How Axi-Higgs Model Resolves the Hubble Constant and S8 Tensions Simultaneously? (Astronomy)

Fung and colleagues in their recent paper demonstrated that, Axi-higgs model resolves the H0 and S8 tensions simultaneously, by correlating the axion impacts on the early and late universe.

The ΛCDM model provides an excellent fit to the Cosmic Microwave Background (CMB) data. However, as data improves, a significant discrepancy emerges, when its determination of the Hubble constant H0 is compared to local distance-redshift (DR) measurements. The recently proposed, axi-Higgs model suggests a potential solution to the H0 tension by coupling ultralight axions to the Higgs field. This model can further explain the 7Li puzzle in Big-Bang nucleosynthesis (BBN), as well as the clustering S8 tension with the weak-lensing (WL) data and the observed isotropic cosmic birefringence (ICB) in CMB. Now, Leo Fung and colleagues demonstrated how this model resolves the H0 and S8 tensions simultaneously, by correlating the time-varying state of an ultralight axion with early and late universe. Their study recently appeared in Arxiv.

They found that:

  • In the early universe (z > z1), this axion field behaves like dark energy (DE). Its main impact is to drive a positive shift of the Higgs Vaccum Expectation Value (VEV). Such a shift will reduce the cross section of Thomson scattering (∝ me¯2) and modify various atomic processes crucial to electron recombination and photoionization, and therefore, e.g., increase recombination redshift (z∗) and decrease the comoving sound horizon and damping scale at z∗.
  • In the late universe (z < z1), this axion field behaves like dark matter (DM). Its main impacts are to: (1) increase the hubble flow, (H(z)) value during this epoch by providing additional contribution to the energy density and hence, e.g., reduce the comoving diameter distance at z∗ and zeff; (2) suppress the formation of the structure at a galactic clustering scale and even above, with its super-long de Broglie wavelength; (3) shift the v (or me) value in the early universe to its today’s value v0; (4) generate the observed ICB.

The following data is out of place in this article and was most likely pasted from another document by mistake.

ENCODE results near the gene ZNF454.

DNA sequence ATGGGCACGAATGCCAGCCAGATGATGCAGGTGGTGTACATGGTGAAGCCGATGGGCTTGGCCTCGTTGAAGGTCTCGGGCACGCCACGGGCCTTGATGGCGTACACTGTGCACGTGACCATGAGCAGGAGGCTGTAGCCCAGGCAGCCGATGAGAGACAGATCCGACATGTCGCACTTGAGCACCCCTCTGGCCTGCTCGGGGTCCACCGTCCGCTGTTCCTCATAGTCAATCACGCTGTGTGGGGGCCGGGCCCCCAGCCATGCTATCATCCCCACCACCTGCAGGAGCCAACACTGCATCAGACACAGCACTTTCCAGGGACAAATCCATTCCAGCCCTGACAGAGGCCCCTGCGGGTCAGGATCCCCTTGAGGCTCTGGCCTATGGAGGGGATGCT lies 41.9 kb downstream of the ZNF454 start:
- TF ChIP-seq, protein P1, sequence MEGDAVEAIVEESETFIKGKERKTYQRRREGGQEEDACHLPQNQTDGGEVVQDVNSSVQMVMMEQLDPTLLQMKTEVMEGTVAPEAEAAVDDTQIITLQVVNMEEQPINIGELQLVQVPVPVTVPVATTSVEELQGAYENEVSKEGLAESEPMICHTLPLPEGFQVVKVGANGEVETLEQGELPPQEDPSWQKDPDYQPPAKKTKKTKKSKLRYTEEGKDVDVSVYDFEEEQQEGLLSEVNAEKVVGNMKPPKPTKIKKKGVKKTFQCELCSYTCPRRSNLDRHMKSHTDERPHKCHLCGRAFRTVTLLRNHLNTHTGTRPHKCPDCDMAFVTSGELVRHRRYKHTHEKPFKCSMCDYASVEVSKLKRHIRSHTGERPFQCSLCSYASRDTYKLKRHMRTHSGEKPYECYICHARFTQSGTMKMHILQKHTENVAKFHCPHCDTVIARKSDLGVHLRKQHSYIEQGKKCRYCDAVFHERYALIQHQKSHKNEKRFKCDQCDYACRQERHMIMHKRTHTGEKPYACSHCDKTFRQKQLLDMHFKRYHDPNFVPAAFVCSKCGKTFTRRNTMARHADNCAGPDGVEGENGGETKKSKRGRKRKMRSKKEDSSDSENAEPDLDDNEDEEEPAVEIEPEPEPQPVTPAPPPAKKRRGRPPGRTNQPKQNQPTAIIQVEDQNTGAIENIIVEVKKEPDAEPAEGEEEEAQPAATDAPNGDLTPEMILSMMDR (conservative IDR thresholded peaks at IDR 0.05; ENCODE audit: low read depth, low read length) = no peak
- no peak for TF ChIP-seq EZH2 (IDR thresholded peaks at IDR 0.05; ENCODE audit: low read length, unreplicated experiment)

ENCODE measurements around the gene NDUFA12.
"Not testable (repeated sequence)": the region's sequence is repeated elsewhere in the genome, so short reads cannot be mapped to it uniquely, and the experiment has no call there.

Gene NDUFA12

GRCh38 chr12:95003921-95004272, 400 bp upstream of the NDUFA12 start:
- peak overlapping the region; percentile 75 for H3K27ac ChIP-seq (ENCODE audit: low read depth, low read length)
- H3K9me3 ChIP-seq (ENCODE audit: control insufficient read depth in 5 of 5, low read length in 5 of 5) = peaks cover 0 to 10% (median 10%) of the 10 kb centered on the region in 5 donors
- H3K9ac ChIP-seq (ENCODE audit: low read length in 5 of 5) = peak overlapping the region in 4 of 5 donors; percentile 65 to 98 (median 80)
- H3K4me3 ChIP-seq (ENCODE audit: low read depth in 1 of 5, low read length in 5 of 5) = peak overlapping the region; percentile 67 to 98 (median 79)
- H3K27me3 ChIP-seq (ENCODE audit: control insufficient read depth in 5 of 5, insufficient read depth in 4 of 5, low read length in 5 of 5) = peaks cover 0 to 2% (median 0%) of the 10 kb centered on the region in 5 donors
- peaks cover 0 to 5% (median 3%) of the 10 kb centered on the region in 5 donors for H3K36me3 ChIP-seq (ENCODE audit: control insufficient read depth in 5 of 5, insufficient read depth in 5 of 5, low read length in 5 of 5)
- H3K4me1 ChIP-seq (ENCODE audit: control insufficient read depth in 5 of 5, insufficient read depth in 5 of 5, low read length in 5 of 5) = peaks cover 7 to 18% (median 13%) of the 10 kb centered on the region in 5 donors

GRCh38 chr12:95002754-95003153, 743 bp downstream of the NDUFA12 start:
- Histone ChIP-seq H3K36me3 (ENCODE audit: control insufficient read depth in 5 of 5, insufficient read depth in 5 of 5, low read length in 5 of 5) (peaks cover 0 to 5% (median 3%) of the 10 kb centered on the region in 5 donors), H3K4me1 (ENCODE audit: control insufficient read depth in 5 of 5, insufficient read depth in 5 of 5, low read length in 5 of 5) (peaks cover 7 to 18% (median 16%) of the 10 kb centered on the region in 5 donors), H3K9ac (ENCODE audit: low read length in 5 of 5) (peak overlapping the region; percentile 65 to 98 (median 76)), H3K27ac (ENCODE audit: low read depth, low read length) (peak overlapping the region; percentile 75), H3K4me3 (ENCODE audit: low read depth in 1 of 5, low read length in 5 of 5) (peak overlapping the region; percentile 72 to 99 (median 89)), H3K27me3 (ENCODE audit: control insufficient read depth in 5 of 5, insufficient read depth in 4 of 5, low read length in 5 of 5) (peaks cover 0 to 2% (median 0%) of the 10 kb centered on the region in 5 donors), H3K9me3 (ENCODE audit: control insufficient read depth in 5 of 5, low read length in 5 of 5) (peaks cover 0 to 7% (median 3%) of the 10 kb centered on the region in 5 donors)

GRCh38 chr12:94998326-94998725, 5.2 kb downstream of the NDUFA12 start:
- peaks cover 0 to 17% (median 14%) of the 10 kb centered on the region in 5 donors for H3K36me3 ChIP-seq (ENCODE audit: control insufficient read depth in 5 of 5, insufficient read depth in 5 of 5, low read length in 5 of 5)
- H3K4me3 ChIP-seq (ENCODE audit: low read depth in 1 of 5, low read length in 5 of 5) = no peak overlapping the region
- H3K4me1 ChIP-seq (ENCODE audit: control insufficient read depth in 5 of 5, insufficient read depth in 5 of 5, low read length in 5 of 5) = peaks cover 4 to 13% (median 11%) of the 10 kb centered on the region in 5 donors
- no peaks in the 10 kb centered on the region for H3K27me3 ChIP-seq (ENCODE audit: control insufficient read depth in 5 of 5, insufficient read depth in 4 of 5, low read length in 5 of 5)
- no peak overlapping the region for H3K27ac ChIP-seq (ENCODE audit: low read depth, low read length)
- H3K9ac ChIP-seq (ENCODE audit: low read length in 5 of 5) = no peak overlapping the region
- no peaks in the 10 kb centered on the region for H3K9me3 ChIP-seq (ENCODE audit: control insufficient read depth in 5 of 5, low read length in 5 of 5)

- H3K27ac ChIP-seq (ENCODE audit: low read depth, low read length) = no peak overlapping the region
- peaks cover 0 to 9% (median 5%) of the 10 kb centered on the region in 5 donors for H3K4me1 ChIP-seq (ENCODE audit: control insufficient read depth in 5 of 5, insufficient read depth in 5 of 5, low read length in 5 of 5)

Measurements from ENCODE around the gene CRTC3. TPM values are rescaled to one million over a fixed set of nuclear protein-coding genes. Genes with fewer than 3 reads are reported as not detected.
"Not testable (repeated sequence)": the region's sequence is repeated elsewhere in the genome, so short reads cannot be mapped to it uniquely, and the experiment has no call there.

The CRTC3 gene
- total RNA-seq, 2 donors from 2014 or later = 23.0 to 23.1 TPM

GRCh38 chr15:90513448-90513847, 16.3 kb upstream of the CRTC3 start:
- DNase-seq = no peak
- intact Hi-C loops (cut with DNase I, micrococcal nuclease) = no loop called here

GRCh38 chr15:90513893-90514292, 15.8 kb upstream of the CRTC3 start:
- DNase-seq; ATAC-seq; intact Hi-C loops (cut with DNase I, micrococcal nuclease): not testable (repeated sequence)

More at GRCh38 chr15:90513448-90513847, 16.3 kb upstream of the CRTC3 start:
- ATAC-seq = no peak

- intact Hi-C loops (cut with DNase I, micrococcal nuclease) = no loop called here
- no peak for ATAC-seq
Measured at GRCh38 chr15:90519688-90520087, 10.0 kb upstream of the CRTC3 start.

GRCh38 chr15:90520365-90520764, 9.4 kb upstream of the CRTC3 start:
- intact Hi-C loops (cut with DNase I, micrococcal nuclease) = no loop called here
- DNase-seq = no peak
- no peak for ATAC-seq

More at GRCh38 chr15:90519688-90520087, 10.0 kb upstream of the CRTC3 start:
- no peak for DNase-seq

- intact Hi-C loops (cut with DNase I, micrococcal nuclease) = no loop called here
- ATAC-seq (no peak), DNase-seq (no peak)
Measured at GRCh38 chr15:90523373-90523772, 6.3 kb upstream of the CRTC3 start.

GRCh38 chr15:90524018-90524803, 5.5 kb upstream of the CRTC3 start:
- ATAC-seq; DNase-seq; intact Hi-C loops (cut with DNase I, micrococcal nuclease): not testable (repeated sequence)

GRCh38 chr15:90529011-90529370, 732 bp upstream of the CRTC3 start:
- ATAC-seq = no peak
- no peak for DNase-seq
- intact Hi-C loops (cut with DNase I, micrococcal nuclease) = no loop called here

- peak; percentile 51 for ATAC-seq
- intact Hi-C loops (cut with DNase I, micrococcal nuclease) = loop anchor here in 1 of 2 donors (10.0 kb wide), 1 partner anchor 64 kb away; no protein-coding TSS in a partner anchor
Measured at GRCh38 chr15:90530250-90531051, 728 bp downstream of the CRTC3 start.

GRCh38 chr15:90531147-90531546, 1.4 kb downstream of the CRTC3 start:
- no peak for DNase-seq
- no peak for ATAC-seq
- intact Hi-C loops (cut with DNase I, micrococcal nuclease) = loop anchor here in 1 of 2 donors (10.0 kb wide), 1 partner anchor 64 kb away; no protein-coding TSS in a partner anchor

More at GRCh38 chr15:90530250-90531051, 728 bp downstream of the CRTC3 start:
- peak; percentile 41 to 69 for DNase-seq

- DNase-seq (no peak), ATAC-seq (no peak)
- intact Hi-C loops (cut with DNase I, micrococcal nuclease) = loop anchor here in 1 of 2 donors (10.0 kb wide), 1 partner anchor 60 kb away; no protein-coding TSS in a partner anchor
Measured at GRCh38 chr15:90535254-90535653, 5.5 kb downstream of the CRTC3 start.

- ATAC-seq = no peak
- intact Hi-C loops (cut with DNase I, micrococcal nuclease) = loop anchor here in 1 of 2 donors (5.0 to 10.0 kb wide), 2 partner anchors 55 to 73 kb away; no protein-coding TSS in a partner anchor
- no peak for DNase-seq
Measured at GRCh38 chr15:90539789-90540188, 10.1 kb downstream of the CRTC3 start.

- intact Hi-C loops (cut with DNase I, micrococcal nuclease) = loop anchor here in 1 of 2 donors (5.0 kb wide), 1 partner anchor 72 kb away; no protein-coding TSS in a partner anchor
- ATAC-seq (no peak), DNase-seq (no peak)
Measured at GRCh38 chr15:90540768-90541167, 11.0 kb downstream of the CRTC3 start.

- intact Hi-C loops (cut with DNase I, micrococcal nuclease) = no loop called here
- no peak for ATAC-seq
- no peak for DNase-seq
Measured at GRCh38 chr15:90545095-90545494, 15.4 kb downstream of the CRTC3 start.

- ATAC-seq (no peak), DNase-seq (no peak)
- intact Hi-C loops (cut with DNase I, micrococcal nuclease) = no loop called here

“This correlation, together with the multiple roles played by the axion a1, distinguish this model from the class of popular proposals to address the H0 tension, namely increasing the H(z) values in the early universe with additional components, such as early DE and self-interacting neutrinos.”

Finally, by combining the CMB+BAO+WL+SN data with the local distance-redshift (DR) measurements they found H0 = 72.31 ± 0.7 km/s/Mpc, while S8 is 0.762 ± 0.010. (for more paramater values refer table 1 given below).

TABLE I. Marginalized parameter values in the ΛCDM model and the axi-Higgs model. © Fung et al.

“We emphasize that a full test of this model is at hand, due to the oncoming atomic-clock and the quasar spectral measurements with the data expected to be collected by, e.g., Thirty Meter Telescope and James Webb Space Telescope.”

— concluded authors of the study

Featured image: Posterior distributions of the model parameters in the axi-Higgs benchmark. The shaded olive and grey bands represent the local DR measurement of H0 = 73.2±1.3 km/s/Mpc from the latest SH0ES2020 and the weak-lensing measurement of S8 = 0.766 ± 0.014 from KiDS-1000, respectively © Fung et al.

Reference: Leo WH Fung, Lingfeng Li, Tao Liu, Hoang Nhan Luu, Yu-Cheng Qiu, S.-H. Henry Tye, “The Hubble Constant in the Axi-Higgs Universe”, pp. 1-10, 2021.

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